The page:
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The Lie of the Land

They’re never cruel or cowardly. They never give up and never give in. They’re the Monks – and they’ve been here since before you were born…

WARNING: Spoilers!

And who are you, reading this and choosing to retweet it? Are you real? Would you even know if you weren’t? Are you a program created to think like a person? Am I? Is this how it is now? Forever? Fake news all the way down.’ – Stewart Lee (The Guardian), 30 April 2017

Here at DWM, we love the Monks. And so do you. “Praise be to the Monks,” you cheer every time you see their sexy, corpse-like faces and big, strong hands. Sure, they’re battling the Doctor right now – and winning, last time we checked – but the Monks are great people. Believe me. Tremendous people. And they’ve been around for as long as you or I can remember. No word of a lie.

“Sometimes,” says Toby Whithouse, who wrote The Lie of the Land, “creating the monster is a fantastic opportunity and really exciting. Other times it can be quite daunting, because it is such a completely blank slate – so it didn’t bother me that this time the monster was already there. It saved me a bit of time. It meant that I could concentrate on the story. And the Monks are great.”

They are great. Great and good. In point of fact, the Monks have always been here – shepherding us, defending us, wheedling their way into our art and culture. Heroes for a whole generation. For every generation. Of course, they first appeared in Doctor Who in 1964 six-parter The Keys of Marinus, where they successfully defended Ian Chesterton during his murder trial. Since then, among their other resounding victories, the clever old Monks sabotaged Professor Whitaker’s Time Scoop, won it for Lord Cranleigh (“Perfectly ripping performance, that Monk! Much better player than Smutty”), rescued Jackie Tyler from a Slickeen attack (“Pickled eggs!”), and pushed the Half-Faced Man out of a hot air balloon. He had it coming. The Monks knew that. The Monks know everything. Hand me a ballot paper and let me vote Monk!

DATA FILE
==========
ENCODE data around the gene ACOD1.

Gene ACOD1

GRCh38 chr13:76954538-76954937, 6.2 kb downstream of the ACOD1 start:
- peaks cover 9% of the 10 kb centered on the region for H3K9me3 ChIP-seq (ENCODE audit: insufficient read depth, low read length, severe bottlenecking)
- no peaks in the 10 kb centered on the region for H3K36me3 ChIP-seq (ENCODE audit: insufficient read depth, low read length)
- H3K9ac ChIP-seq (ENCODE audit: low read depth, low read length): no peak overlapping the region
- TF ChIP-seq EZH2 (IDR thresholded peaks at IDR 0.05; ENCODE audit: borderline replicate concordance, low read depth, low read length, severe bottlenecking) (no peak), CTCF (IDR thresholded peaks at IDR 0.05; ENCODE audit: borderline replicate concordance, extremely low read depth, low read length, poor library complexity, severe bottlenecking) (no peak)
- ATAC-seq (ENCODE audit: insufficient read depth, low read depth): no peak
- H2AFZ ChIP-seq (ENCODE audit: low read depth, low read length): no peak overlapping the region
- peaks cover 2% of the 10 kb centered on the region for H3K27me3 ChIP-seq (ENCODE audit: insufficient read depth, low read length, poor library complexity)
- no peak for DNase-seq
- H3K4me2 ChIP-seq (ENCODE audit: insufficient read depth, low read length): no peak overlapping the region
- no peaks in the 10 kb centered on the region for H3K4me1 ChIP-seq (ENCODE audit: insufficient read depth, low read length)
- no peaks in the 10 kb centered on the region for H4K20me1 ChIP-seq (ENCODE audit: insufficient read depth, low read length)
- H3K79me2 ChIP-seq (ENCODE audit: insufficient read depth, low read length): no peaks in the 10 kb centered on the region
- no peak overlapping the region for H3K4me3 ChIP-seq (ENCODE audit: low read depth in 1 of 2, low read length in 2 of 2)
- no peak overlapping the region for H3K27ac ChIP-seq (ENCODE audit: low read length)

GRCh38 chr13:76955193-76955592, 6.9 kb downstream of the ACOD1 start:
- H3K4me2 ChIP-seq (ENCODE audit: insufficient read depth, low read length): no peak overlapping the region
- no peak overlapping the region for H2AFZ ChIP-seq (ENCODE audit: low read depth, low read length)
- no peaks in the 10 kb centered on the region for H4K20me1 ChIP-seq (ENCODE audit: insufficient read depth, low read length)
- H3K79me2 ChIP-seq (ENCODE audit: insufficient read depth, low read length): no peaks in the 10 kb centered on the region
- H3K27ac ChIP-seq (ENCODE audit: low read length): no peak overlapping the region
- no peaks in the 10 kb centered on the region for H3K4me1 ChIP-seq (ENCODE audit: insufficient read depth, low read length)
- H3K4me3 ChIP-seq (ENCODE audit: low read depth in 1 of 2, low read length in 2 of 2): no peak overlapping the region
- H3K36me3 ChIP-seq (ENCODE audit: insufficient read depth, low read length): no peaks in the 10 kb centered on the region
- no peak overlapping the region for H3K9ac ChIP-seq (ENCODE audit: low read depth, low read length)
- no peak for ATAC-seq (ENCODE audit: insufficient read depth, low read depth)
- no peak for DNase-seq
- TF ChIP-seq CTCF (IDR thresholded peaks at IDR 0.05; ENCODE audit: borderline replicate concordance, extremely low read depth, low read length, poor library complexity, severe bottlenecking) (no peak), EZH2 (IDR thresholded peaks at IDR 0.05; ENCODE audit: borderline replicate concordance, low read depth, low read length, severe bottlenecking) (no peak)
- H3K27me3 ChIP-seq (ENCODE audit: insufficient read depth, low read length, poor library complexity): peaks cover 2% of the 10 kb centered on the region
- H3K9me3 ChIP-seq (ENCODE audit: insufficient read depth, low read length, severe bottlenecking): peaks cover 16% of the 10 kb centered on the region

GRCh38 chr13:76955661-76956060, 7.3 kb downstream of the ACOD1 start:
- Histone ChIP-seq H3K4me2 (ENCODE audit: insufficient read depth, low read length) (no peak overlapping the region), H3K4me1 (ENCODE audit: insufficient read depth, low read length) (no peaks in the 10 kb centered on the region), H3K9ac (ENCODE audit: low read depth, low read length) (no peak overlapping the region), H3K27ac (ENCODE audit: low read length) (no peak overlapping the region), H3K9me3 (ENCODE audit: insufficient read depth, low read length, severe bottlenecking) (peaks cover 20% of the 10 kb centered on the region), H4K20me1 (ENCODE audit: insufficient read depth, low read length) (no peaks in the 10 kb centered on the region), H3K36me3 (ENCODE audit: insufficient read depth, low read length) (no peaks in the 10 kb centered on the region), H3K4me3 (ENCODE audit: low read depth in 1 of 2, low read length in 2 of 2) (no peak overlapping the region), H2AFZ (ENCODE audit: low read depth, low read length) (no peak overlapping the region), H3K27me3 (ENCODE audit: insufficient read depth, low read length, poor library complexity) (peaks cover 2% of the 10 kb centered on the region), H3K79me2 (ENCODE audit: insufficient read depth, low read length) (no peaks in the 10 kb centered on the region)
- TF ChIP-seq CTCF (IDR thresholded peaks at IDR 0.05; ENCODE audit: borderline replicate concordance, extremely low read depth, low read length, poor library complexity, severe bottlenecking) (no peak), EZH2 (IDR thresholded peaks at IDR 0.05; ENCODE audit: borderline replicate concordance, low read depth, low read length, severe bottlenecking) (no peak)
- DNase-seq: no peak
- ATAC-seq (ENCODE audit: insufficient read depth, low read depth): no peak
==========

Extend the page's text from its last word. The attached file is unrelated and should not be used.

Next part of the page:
The magnificent Monks’ latest madcap adventure kicked off two weeks ago in Episode 6, Extremis, written by Doctor Who showrunner –and real-life Monk – Steven Moffat (he’s been shaping our destiny forever, and he likes to mess about with established history). The story continued in Episode 7, The Pyramid at the End of the World, scripted by Peter Harness and Steven, which saw the almighty Monks take control of planet Earth, thanks in part to a sleepy scientist, an experimental crop-dusting chemical, and a misplaced decimal point. We know what you’re thinking: how lucky Earth is to have an ally as powerful and tender as the Monks, that asks nothing in return for their benevolence but obedience. Yeah, us too.

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About Doctor Who Magazine

Contents include: • Exclusive previews of the next four episodes of the 2017 series of Doctor Who – The Lie of the Land, Empress of Mars, The Eaters of Light, and World Enough and Time. Plus, interviews writers Steven Moffat, Mark Gatiss, Toby Whithouse and Rona Munro. • Showrunner Steven Moffat answers reader's questions. • A look into how one of the original Ice Warrior helmets from the1960s has survived to the present day. • An in-depth interview with Jamie Mathieson, who reveals the secrets behind the writing of episode 5, Oxygen. • Part Two of the new comic strip adventure featuring the Doctor and Bill: The Soul Garden, by Scott Gray, with art by Martin Geraghty. • Reviews of the latest episodes, Knock Knock, Oxygen, Extremis and The Pyramid at the End of the World. • The Fact of Fiction delves into the 1967 story The Macra Terror. • Previews, book and audio reviews, news, the Watcher's column, prize-winning competitions and much, much more!